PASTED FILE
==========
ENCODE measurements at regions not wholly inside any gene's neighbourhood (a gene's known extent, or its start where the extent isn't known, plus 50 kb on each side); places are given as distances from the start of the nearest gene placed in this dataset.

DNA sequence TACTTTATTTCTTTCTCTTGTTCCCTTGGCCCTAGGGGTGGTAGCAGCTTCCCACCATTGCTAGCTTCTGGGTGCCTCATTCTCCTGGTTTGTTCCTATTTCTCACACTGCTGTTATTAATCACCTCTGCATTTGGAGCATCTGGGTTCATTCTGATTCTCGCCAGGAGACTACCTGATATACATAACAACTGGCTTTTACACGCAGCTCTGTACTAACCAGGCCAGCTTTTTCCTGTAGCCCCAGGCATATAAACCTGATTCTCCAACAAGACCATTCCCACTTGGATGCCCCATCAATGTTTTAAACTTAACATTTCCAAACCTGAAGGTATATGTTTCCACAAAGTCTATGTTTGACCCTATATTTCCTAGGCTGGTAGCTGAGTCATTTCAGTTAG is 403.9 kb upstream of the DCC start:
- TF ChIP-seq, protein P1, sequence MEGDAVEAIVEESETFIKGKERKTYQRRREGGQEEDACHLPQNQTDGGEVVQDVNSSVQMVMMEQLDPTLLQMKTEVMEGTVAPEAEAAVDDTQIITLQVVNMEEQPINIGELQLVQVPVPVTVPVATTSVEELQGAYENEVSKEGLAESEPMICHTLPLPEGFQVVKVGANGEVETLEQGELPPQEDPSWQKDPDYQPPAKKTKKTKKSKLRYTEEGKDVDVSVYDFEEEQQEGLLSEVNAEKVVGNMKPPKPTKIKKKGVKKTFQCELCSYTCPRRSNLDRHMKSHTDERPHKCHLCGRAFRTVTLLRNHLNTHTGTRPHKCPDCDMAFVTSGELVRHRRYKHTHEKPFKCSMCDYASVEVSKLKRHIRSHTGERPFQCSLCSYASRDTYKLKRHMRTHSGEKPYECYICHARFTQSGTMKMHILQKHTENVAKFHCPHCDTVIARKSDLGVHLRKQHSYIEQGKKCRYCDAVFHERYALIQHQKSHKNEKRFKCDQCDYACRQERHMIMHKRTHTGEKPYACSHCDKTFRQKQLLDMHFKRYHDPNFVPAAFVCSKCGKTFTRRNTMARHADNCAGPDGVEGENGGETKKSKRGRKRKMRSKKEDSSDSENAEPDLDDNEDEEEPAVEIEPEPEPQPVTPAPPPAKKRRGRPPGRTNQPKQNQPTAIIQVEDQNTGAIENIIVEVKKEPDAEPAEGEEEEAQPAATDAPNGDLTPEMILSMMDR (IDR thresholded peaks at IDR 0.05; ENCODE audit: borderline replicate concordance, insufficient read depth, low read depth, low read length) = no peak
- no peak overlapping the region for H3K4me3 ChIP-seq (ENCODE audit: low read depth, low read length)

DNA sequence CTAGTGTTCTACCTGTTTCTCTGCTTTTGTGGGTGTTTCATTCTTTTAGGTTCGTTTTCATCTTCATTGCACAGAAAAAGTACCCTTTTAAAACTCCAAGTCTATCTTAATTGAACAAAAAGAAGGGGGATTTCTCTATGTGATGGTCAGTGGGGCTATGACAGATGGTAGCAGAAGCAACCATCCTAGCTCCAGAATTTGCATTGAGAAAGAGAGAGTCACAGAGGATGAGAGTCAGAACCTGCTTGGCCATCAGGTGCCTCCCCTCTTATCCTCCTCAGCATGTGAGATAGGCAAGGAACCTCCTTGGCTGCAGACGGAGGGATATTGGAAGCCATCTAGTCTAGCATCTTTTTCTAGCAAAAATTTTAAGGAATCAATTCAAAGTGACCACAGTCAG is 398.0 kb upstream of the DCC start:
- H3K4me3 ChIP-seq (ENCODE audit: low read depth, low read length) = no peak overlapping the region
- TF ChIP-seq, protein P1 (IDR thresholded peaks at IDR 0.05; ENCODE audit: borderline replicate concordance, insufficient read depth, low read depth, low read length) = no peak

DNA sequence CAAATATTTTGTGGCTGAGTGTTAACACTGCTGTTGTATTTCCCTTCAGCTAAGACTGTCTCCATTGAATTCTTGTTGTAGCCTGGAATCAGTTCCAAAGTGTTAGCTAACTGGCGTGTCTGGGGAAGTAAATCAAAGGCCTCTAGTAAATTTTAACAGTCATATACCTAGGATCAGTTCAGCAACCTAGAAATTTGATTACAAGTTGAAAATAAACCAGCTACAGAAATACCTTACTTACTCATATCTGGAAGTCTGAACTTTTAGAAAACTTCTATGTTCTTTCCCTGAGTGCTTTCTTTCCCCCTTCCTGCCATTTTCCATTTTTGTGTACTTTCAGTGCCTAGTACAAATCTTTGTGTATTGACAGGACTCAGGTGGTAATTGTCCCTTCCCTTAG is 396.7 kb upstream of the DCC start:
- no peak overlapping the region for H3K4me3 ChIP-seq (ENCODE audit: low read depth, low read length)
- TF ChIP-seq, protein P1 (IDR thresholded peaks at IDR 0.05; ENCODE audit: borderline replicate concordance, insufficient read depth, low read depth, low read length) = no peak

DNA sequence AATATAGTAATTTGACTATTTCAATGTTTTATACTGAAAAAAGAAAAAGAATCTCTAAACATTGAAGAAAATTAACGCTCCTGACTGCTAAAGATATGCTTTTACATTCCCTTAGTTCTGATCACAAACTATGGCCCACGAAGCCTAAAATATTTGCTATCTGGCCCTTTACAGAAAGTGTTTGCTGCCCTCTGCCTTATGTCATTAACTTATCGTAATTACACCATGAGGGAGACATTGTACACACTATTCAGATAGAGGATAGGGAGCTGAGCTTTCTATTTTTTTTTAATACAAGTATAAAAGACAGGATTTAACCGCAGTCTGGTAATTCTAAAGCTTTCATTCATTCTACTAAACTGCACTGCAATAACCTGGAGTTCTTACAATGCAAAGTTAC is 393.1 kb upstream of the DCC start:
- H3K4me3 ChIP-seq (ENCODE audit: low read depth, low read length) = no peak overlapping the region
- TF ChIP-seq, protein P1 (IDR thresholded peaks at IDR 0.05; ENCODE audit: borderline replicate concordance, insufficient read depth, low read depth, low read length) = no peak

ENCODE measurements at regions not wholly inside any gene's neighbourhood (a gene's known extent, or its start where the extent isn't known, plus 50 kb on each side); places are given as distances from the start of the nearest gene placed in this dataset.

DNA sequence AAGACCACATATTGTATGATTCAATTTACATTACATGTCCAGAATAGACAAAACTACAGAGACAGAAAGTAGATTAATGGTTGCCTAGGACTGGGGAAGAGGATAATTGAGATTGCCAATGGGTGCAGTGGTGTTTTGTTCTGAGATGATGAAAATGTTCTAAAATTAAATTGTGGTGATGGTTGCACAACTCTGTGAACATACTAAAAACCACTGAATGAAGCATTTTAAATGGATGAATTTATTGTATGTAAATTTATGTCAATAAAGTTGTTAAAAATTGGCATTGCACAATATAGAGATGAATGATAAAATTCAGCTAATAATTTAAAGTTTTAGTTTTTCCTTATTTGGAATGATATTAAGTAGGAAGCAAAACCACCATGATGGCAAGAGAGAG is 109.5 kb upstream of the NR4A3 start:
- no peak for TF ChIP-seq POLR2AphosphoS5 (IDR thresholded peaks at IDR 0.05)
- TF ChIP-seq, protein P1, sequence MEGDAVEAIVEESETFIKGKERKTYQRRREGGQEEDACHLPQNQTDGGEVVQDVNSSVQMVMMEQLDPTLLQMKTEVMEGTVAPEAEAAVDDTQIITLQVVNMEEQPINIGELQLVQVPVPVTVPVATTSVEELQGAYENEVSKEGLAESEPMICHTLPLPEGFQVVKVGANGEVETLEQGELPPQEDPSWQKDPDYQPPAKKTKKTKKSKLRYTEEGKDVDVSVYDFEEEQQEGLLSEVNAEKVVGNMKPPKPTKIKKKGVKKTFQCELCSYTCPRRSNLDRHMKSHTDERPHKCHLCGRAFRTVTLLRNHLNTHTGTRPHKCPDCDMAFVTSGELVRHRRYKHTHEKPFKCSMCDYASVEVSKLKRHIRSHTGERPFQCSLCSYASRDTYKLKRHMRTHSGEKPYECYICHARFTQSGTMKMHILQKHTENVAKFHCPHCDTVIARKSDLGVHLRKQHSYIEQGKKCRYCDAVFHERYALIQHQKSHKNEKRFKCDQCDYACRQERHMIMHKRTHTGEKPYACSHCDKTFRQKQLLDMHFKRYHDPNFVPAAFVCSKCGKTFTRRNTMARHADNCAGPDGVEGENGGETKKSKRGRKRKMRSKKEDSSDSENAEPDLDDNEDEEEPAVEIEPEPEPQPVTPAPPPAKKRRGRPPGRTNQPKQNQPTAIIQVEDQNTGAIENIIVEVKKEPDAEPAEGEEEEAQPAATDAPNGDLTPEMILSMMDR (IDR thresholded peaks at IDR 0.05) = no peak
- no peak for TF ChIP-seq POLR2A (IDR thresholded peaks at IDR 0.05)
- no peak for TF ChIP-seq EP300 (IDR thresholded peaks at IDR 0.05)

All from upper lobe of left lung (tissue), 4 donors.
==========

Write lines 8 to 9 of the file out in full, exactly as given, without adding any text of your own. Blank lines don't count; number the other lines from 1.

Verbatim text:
DNA sequence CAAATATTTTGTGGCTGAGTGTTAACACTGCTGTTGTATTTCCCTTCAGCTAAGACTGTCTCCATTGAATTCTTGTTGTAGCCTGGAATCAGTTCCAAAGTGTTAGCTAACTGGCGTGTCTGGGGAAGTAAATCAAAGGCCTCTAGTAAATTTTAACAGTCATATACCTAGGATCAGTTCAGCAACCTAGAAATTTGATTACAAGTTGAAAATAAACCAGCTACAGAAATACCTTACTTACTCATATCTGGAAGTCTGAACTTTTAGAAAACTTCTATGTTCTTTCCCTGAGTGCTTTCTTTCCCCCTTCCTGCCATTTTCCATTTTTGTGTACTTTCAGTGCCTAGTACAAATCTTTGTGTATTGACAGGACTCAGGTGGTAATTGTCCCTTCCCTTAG is 396.7 kb upstream of the DCC start:
- no peak overlapping the region for H3K4me3 ChIP-seq (ENCODE audit: low read depth, low read length)